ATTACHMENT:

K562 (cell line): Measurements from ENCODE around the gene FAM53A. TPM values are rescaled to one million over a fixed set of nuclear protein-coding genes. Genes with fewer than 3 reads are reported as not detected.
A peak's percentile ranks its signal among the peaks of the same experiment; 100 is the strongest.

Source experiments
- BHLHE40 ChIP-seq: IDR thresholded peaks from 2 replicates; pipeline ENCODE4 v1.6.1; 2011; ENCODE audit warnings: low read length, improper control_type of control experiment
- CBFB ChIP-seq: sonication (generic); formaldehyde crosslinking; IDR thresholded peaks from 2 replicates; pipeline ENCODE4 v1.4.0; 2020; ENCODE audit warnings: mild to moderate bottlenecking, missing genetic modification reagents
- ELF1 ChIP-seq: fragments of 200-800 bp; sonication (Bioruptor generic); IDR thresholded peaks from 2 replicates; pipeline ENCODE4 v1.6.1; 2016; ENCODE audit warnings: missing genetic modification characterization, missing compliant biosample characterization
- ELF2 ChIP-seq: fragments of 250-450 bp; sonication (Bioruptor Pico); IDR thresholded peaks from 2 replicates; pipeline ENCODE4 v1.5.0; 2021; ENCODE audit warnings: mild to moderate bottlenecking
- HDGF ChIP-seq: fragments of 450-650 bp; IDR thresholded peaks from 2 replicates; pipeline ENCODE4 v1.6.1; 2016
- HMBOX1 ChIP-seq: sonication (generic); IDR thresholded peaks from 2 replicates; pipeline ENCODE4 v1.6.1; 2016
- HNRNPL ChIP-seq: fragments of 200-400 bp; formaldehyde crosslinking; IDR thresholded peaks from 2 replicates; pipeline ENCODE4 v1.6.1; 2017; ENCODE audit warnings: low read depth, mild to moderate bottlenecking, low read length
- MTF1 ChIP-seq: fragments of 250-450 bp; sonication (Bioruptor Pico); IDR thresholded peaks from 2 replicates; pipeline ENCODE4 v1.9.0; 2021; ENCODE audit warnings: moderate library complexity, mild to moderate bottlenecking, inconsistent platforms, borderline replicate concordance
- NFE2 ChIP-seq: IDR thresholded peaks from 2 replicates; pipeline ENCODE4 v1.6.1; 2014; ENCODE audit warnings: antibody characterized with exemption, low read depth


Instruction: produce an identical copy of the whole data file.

K562 (cell line): Measurements from ENCODE around the gene FAM53A. TPM values are rescaled to one million over a fixed set of nuclear protein-coding genes. Genes with fewer than 3 reads are reported as not detected.
A peak's percentile ranks its signal among the peaks of the same experiment; 100 is the strongest.

Source experiments
- BHLHE40 ChIP-seq: IDR thresholded peaks from 2 replicates; pipeline ENCODE4 v1.6.1; 2011; ENCODE audit warnings: low read length, improper control_type of control experiment
- CBFB ChIP-seq: sonication (generic); formaldehyde crosslinking; IDR thresholded peaks from 2 replicates; pipeline ENCODE4 v1.4.0; 2020; ENCODE audit warnings: mild to moderate bottlenecking, missing genetic modification reagents
- ELF1 ChIP-seq: fragments of 200-800 bp; sonication (Bioruptor generic); IDR thresholded peaks from 2 replicates; pipeline ENCODE4 v1.6.1; 2016; ENCODE audit warnings: missing genetic modification characterization, missing compliant biosample characterization
- ELF2 ChIP-seq: fragments of 250-450 bp; sonication (Bioruptor Pico); IDR thresholded peaks from 2 replicates; pipeline ENCODE4 v1.5.0; 2021; ENCODE audit warnings: mild to moderate bottlenecking
- HDGF ChIP-seq: fragments of 450-650 bp; IDR thresholded peaks from 2 replicates; pipeline ENCODE4 v1.6.1; 2016
- HMBOX1 ChIP-seq: sonication (generic); IDR thresholded peaks from 2 replicates; pipeline ENCODE4 v1.6.1; 2016
- HNRNPL ChIP-seq: fragments of 200-400 bp; formaldehyde crosslinking; IDR thresholded peaks from 2 replicates; pipeline ENCODE4 v1.6.1; 2017; ENCODE audit warnings: low read depth, mild to moderate bottlenecking, low read length
- MTF1 ChIP-seq: fragments of 250-450 bp; sonication (Bioruptor Pico); IDR thresholded peaks from 2 replicates; pipeline ENCODE4 v1.9.0; 2021; ENCODE audit warnings: moderate library complexity, mild to moderate bottlenecking, inconsistent platforms, borderline replicate concordance
- NFE2 ChIP-seq: IDR thresholded peaks from 2 replicates; pipeline ENCODE4 v1.6.1; 2014; ENCODE audit warnings: antibody characterized with exemption, low read depth